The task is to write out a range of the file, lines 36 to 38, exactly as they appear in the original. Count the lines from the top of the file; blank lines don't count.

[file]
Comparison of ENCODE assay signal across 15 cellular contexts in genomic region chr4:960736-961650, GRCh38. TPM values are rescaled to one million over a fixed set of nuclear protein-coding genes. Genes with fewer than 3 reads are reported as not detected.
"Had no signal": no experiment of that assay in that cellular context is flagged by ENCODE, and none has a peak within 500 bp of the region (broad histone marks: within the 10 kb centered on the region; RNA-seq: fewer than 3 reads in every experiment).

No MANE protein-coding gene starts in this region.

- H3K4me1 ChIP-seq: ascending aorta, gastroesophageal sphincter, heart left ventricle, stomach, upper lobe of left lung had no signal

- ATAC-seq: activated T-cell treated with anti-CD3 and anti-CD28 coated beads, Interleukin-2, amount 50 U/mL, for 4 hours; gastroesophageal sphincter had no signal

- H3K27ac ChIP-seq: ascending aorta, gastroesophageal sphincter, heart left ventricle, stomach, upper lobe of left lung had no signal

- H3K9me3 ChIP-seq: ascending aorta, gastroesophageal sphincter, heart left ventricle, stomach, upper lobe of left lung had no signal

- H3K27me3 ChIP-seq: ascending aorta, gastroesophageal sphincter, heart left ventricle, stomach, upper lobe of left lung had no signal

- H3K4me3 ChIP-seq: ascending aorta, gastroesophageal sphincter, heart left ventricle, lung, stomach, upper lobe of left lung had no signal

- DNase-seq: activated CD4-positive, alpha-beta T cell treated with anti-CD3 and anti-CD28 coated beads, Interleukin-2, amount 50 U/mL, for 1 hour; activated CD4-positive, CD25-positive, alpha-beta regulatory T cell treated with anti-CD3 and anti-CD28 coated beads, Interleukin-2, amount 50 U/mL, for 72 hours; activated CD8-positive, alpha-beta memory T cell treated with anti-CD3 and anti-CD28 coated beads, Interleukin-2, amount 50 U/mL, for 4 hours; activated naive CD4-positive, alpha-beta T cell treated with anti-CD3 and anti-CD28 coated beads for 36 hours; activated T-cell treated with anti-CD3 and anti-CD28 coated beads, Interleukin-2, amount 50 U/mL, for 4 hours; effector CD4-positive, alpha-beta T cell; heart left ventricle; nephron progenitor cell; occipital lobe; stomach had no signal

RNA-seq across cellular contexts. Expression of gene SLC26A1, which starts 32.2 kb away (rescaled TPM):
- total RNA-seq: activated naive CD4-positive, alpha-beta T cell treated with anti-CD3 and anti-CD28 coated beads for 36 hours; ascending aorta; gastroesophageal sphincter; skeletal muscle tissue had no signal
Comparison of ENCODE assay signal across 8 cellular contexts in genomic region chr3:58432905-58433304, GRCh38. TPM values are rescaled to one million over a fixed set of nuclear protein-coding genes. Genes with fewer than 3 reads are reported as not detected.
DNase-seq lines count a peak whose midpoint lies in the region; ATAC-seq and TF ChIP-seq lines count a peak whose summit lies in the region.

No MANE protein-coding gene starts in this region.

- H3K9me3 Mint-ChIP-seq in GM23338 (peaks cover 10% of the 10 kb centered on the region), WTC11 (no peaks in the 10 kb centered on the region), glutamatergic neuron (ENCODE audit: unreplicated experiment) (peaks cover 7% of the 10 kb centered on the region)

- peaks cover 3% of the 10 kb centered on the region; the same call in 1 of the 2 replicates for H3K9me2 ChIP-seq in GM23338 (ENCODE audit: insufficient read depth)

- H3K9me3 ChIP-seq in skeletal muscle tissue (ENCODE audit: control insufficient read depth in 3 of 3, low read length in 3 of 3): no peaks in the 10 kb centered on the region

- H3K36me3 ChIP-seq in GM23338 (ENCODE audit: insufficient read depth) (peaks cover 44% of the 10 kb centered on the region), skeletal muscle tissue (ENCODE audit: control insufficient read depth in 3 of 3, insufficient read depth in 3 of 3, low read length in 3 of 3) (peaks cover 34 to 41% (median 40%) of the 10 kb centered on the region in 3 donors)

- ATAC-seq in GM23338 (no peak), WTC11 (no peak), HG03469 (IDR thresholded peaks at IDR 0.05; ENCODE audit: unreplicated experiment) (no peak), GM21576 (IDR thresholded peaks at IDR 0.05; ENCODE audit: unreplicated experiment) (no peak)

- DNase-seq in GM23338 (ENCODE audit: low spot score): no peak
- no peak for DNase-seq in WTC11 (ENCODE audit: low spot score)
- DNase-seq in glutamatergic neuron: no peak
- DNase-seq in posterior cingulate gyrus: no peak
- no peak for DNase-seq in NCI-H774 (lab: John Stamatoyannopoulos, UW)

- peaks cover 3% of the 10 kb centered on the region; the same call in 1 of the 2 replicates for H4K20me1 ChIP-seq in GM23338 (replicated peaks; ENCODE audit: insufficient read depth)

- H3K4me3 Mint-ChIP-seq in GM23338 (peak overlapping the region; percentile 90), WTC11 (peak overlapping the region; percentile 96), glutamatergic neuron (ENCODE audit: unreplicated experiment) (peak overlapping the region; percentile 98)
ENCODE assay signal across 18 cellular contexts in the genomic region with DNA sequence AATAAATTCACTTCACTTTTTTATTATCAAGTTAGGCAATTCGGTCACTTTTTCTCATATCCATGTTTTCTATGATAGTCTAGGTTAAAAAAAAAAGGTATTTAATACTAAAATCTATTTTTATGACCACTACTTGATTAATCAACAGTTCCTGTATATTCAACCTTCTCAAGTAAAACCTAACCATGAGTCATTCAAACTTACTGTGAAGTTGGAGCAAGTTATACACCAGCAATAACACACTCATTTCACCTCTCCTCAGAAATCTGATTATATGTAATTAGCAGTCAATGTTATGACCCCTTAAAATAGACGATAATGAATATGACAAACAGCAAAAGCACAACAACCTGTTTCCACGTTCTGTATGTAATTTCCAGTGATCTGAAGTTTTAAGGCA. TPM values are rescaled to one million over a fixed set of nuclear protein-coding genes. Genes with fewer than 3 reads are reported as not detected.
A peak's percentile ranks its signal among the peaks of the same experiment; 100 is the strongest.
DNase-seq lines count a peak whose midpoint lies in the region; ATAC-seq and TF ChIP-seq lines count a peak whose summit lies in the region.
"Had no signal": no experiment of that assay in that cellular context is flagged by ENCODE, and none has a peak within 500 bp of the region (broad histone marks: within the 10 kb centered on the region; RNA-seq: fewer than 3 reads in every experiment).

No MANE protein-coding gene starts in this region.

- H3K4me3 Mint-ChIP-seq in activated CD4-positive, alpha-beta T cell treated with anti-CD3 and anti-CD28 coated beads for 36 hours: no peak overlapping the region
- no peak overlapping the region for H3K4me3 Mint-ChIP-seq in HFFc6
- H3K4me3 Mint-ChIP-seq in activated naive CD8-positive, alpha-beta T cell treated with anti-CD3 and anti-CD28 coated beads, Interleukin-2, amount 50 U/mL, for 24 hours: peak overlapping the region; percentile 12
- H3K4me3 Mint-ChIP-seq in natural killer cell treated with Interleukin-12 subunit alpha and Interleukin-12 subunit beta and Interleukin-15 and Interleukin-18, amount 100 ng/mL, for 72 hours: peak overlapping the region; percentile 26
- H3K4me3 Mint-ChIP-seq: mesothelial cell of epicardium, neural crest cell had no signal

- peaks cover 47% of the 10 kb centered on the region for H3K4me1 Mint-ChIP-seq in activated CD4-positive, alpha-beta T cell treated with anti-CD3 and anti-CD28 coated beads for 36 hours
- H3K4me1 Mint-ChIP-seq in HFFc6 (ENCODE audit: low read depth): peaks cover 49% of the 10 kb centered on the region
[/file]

- H3K4me3 Mint-ChIP-seq in natural killer cell treated with Interleukin-12 subunit alpha and Interleukin-12 subunit beta and Interleukin-15 and Interleukin-18, amount 100 ng/mL, for 72 hours: peak overlapping the region; percentile 26
- H3K4me3 Mint-ChIP-seq: mesothelial cell of epicardium, neural crest cell had no signal

- peaks cover 47% of the 10 kb centered on the region for H3K4me1 Mint-ChIP-seq in activated CD4-positive, alpha-beta T cell treated with anti-CD3 and anti-CD28 coated beads for 36 hours